Companies at risk still have time to prepare. There remain hurdles that must be overcome before 3D printing reaches a critical threshold of adoption. For now, it remains limited to small production volumes, for example. Its production costs are still high compared with those of conventional mass production owing to its slow production speed and the high cost of raw materials. The number of raw materials that can be used in 3D printing is growing but still relatively small, and the range of properties they can deliver (for example, heat resistance) is relatively limited. (An owner of a small, custom heating- and air-conditioning-equipment business is watching this closely, however, as he ultimately expects 3D printing to be an economical alternative to injection molding. “I’m totally following this trend. Once the technology can handle 1-by-1-meter artifacts with heat-resistant materials, I’ll pounce on it.”) And combining different types of material in a single product remains difficult.
There are other challenges as well. Certain product designs, especially objects with bridges or overhangs, can be difficult for 3D printers to execute. The quality of 3D printing’s output can be lacking or inconsistent—cooling can cause shrinkage that compromises the accuracy of product dimensions, for example, and surfaces can be rough. The current price of 3D printers, both commercial and consumer grade, also poses a hurdle for many buyers, and there is a learning curve when it comes to using the devices.
But these hurdles—like the minimum thickness of layers that can be produced, which has shrunk from 0.25 millimeter to 0.1 millimeter in the past five years—will continue to be overcome, and most should disappear within the next five years. This will pave the way for a surge in adoption and, potentially, mainstream status. (See Exhibit 1.)
Consider some of the trends already in place. Following a trajectory similar to that of digital cameras, photo-finishing equipment, and conventional laser and inkjet printers, prices of 3D printers, for both industrial and consumer use, continue to fall. Soon price will no longer pose a hurdle for first-time buyers. (See Exhibit 2.) Some industry watchers believe that prices for entry-level machines, in fact, could fall below the psychologically crucial $100 level within the next two or three years.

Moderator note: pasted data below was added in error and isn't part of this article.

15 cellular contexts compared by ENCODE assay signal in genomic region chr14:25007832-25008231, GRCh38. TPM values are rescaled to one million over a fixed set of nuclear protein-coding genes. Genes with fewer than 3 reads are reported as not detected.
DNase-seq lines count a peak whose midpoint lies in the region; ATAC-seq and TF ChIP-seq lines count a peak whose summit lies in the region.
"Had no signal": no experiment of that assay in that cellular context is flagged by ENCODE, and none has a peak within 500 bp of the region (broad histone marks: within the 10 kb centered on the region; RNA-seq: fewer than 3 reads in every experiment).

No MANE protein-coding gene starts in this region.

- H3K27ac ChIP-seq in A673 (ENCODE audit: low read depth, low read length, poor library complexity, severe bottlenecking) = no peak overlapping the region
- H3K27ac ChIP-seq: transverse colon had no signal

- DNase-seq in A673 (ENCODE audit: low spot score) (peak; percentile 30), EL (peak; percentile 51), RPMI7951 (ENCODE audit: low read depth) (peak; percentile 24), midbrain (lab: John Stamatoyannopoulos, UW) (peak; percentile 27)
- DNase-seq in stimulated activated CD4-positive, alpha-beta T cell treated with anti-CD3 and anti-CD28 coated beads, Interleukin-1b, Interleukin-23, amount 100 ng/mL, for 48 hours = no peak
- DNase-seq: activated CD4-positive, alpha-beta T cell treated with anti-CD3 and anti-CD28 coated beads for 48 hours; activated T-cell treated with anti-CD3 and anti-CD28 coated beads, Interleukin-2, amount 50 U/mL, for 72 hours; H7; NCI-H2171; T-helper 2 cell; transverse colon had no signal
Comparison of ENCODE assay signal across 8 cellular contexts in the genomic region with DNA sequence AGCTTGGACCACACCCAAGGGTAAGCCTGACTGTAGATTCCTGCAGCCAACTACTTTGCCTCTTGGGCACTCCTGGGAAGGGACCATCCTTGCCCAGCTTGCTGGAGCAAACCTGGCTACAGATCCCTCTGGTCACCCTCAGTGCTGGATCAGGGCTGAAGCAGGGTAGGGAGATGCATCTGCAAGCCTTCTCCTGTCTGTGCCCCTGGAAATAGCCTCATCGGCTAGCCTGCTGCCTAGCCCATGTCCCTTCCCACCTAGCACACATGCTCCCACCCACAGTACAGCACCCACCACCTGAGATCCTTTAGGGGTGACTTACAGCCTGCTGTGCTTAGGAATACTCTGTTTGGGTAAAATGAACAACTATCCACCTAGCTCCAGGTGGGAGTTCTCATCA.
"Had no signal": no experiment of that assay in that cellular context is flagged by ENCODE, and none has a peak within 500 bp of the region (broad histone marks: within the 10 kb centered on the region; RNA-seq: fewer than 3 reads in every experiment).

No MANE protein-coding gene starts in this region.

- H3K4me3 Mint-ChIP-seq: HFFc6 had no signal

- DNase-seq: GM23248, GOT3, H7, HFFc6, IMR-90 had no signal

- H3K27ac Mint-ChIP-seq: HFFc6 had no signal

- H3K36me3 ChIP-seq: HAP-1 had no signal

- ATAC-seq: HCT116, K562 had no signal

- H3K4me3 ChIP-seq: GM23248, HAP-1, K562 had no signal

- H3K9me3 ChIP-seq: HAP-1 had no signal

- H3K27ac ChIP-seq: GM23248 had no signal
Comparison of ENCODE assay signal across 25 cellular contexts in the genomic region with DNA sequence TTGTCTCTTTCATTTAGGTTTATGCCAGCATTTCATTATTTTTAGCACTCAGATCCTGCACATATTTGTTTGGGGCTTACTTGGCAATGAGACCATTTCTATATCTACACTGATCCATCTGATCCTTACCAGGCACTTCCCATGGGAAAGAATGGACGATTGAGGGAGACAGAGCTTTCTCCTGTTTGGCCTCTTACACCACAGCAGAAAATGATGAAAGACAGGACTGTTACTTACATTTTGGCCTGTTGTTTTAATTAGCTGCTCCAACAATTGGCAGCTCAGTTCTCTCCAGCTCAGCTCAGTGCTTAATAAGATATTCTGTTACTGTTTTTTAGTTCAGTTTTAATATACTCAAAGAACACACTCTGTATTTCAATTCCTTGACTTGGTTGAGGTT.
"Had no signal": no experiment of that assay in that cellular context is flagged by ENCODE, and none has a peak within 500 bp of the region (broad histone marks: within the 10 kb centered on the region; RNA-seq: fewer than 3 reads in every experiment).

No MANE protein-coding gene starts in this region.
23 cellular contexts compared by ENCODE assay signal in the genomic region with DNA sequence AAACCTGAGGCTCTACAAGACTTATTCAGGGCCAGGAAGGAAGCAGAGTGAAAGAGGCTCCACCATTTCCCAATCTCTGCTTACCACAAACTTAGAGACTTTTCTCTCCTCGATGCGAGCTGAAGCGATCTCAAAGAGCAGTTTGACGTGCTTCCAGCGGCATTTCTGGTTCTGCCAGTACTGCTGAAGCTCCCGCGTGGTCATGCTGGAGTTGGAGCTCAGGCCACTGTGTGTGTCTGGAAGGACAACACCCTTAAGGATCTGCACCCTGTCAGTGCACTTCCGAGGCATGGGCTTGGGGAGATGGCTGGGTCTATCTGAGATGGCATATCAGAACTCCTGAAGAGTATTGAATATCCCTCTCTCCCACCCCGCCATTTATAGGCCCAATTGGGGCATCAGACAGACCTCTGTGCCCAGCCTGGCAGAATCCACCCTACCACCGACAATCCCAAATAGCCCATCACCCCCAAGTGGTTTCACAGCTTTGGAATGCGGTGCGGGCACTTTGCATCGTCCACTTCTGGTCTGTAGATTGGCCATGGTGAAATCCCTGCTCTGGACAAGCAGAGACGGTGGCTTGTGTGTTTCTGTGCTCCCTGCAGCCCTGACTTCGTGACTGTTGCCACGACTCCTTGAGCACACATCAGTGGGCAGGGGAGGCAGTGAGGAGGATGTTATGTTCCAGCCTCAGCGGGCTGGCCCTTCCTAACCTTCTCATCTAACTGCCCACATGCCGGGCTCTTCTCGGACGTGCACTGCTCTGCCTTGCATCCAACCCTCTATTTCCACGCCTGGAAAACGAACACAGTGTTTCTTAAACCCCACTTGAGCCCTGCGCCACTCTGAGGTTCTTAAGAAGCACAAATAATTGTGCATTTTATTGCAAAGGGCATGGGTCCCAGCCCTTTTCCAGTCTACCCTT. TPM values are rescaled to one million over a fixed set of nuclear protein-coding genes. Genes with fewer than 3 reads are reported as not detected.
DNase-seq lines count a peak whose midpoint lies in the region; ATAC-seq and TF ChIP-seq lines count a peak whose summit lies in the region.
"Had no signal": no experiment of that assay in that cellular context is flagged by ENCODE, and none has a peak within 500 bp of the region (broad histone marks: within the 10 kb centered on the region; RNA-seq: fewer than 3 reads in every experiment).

Technological hurdles are also gradually being surmounted. 3D printers are producing output of increasing strength, for example; indeed, manufacturers of jet engines are starting to use 3D printers to produce parts. The size of printable objects is also increasing, as is the range of usable materials. The world’s largest 3D printer, developed by China’s Dalian University of Technology, uses industrial-grade sand.
Simultaneously, the industry is broadening. Two competitors—Stratasys and 3D Systems—currently account for roughly three-fourths of the installed base of 3D printers. (Market leader Stratasys recently strengthened its position by acquiring MakerBot, a producer of 3D printer kits for the consumer and desktop market segments.) But many new competitors are emerging. Interest is particularly strong in the personal-printer segment, where global sales are growing quickly: 2013 sales are on track to reach roughly 42,000 units, compared with approximately 23,000 units in 2011. For consumers, this means both falling prices and a widening array of choices. There are already more than 100 models of personal 3D printers available from the more than 60 companies competing in this space. Offerings range from streamlined, build-it-yourself kits selling for several hundred dollars to high-end machines that sell for several thousand.
In concert, outside elements that will underpin the technology’s adoption are emerging or already exist. Software that marries 3D scanning, modeling, and printing capabilities, for example—allowing for the easy copying and reproduction of existing objects, whether by consent or illegally—is becoming increasingly affordable. This stands to have major implications for 3D printing’s speed of adoption, just as it raises concerns and questions about product piracy and intellectual-property rights. There are also enabling communities that have formed in a spirit similar to that of the open-source community. An example is Thingiverse, a site that allows users to share digital designs that can serve as the basis for 3D-printed products.
In sum, 3D printing has a tailwind at its back. How quickly this leads to mainstream adoption remains to be seen—our current guess of five years or less might ultimately prove conservative.
Based on growth rates of the largest manufacturers.